Thinking about re-wiring your historic home? What follows are some of my thoughts on the things one should do, or not do, when undertaking such a project, whether it be done by the homeowner, or by hiring a professional electrician.
DO keep things consistent, in terms of location of outlets, switches, and other electrical boxes. Some may question why I installed all of the receptacle outlets horizontally in the baseboard. The houses original dozen or so outlets were installed this way, so I continued with the rest the same way.
DON'T just do the minimum that the code requires. If you are dropping hundreds of hours and thousands of dollars on the project, you might as well do the job right. Put in sufficient (or more than sufficient) lights and outlets, and don't let anyone tell you "that's all you need to do". Once you close everything up, repair all the openings, and put your tools away, you don't want to come back to the job because you left something useful out.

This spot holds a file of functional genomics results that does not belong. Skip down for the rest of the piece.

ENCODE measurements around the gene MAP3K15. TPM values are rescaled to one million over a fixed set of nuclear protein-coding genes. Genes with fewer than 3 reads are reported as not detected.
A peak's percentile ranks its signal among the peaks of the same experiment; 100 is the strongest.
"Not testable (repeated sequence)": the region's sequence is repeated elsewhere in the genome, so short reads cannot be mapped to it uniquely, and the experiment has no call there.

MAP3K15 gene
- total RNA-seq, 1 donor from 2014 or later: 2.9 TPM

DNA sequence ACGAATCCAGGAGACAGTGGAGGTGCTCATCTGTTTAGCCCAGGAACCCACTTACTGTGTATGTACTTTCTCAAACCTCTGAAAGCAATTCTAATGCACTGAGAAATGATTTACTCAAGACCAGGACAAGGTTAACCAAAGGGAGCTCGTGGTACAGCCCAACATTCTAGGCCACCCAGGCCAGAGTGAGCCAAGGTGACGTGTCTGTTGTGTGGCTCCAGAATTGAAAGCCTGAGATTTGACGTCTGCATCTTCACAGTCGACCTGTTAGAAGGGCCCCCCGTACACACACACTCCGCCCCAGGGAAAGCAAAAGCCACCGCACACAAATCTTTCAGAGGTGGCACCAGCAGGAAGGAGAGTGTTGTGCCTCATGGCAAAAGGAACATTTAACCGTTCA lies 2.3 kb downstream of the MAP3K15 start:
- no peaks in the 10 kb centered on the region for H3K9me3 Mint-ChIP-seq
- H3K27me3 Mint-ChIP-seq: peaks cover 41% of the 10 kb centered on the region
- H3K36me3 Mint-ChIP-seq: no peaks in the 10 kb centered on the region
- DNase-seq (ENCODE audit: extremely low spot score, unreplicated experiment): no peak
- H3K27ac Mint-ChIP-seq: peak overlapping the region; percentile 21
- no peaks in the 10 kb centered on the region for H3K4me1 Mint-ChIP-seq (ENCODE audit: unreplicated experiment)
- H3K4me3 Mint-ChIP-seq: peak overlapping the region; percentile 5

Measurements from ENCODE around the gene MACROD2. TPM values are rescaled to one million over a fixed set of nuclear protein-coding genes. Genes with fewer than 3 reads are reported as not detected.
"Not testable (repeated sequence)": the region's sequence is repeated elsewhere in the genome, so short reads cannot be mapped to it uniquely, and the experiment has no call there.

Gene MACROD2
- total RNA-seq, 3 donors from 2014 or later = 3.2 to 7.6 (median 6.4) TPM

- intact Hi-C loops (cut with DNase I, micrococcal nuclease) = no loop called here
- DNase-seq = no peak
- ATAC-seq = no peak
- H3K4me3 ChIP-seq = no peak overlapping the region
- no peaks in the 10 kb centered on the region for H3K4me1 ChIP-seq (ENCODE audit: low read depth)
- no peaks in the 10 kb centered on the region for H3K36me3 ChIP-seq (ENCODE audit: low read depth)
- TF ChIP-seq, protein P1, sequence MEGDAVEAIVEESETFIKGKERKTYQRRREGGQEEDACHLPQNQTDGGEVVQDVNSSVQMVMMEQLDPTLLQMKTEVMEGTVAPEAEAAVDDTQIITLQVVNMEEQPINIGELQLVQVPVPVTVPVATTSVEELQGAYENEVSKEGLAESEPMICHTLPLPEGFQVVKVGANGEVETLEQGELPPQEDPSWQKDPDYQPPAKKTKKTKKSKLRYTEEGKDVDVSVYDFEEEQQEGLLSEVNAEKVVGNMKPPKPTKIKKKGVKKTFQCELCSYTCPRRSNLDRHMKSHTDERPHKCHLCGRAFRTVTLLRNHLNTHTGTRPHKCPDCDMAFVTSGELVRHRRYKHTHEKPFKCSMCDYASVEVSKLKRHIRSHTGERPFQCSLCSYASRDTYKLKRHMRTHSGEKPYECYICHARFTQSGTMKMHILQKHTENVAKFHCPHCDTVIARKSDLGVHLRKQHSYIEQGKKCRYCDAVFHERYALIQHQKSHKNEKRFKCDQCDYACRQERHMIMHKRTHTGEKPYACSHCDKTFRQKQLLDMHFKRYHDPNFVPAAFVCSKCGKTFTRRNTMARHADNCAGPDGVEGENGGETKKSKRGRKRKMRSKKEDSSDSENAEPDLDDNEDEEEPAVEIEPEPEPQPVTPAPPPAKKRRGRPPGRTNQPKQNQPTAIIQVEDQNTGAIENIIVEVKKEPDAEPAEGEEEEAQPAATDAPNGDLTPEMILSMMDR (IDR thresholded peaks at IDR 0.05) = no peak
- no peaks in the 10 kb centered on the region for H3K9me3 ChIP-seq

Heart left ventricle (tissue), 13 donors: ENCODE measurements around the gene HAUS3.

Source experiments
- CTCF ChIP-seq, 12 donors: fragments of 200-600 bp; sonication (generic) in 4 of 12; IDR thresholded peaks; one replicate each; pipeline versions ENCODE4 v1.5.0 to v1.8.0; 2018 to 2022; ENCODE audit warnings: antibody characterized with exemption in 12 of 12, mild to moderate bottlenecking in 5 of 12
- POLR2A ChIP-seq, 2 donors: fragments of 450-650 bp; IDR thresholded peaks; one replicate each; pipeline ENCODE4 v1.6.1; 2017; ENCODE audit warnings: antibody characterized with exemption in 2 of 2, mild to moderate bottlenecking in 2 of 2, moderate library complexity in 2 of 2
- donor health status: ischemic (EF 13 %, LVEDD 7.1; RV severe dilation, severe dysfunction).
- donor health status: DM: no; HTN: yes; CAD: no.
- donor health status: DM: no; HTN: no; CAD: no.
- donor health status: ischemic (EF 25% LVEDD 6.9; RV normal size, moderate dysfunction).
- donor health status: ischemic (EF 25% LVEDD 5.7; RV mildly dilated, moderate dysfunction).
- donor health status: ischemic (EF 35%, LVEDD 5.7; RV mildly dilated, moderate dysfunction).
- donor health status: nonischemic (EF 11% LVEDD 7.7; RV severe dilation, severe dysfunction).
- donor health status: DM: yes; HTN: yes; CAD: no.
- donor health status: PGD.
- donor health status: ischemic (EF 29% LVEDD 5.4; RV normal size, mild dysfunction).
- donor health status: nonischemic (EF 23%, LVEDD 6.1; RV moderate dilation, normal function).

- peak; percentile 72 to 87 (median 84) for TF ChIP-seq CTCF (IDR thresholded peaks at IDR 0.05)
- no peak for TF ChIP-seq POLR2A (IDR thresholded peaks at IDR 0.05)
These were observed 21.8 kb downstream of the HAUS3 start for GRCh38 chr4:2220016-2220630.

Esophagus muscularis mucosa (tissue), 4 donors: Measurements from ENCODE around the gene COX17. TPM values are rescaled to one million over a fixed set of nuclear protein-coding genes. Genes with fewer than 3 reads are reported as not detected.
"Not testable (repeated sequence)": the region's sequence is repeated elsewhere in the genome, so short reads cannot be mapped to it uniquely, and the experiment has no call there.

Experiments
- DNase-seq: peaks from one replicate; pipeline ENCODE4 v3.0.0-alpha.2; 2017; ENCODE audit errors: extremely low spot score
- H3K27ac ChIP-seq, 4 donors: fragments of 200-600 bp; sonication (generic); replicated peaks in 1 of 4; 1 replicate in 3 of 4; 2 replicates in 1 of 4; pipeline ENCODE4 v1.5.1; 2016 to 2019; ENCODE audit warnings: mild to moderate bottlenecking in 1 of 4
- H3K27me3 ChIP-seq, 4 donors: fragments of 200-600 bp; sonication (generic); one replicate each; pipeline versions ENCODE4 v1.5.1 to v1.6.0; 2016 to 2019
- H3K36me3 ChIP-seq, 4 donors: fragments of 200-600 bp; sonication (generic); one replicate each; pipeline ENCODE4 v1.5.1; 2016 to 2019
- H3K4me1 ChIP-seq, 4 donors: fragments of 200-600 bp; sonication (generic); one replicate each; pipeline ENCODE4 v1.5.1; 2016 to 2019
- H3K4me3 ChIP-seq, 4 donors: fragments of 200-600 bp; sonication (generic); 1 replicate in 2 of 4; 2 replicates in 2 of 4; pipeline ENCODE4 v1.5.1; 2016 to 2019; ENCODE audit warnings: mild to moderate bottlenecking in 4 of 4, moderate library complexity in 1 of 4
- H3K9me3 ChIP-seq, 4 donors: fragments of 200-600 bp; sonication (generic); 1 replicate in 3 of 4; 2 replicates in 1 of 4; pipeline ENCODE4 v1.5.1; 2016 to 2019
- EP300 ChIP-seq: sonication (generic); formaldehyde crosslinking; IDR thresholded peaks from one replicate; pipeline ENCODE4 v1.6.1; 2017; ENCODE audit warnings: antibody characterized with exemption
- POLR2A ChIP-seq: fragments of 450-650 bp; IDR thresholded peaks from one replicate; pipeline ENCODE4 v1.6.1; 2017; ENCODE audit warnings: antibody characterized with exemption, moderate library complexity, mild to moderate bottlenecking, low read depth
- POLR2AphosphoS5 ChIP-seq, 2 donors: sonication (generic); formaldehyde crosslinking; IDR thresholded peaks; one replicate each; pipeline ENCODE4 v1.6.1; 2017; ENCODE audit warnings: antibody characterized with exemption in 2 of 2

DO make certain you have the skills and experience necessary to undertake the job yourself, or hire a licenced electrician with the same attributes. Many obstacles I encountered, and issues I resolved are things that simply took a bit of thought and imagination to deal with. Re-wiring these old houses is absolutely nothing like wiring a new framed house (trust me, I have done work on both).
DON'T exclude things because you think (or someone tells you) it can't be done. With time, patience, and yes money, anything reasonable can be accomplished. How much extra work was it really to wire in not just one, but three staircase lights in our front foyer? I now have a chandalier, landing light, and hall lights operated via three-way switches at both the bottom and top of the stairscase.